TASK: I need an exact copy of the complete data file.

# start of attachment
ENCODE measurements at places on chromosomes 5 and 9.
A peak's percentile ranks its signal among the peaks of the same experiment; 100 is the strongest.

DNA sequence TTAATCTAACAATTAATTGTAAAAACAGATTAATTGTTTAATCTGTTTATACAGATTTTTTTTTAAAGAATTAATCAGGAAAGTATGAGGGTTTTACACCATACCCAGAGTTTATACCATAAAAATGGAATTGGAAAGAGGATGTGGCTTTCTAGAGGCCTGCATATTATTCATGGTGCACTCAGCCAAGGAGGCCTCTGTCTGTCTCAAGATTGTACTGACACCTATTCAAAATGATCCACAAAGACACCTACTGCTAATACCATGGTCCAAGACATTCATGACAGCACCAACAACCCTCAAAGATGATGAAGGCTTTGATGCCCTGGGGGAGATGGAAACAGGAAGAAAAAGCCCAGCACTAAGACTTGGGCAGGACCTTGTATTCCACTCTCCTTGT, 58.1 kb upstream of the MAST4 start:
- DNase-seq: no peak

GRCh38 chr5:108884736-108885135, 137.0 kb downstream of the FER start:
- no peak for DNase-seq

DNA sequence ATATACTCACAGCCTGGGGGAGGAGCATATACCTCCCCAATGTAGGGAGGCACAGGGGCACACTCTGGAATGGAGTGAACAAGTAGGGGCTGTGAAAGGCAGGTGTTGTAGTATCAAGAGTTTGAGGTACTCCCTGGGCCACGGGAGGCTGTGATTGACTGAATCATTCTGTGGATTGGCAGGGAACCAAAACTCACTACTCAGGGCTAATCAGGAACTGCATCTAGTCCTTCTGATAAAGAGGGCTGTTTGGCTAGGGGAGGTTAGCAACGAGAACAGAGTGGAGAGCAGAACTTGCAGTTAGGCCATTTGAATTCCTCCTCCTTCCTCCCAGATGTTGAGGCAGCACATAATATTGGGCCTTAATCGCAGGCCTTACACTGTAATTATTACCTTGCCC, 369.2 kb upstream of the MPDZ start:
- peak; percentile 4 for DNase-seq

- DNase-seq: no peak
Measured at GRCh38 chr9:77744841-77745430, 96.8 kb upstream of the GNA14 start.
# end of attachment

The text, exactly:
ENCODE measurements at places on chromosomes 5 and 9.
A peak's percentile ranks its signal among the peaks of the same experiment; 100 is the strongest.

DNA sequence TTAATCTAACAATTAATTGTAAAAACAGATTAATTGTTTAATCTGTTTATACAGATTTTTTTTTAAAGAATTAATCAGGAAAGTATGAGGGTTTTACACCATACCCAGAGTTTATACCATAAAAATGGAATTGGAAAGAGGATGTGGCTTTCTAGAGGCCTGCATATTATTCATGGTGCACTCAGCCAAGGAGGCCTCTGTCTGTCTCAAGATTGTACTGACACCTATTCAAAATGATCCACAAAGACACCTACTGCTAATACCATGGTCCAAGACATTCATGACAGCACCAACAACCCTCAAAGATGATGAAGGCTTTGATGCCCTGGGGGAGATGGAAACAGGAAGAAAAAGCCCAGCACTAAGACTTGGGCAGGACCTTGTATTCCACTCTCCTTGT, 58.1 kb upstream of the MAST4 start:
- DNase-seq: no peak

GRCh38 chr5:108884736-108885135, 137.0 kb downstream of the FER start:
- no peak for DNase-seq

DNA sequence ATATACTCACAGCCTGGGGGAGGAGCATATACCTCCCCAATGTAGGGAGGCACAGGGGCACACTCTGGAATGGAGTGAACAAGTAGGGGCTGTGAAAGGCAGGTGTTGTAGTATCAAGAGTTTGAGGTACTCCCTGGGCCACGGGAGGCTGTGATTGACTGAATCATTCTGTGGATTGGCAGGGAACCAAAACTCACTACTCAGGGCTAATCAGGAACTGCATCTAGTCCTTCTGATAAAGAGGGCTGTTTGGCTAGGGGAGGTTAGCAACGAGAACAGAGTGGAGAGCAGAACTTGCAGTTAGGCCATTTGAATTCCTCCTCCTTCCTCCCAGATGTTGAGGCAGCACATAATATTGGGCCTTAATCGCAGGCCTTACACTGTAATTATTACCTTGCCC, 369.2 kb upstream of the MPDZ start:
- peak; percentile 4 for DNase-seq

- DNase-seq: no peak
Measured at GRCh38 chr9:77744841-77745430, 96.8 kb upstream of the GNA14 start.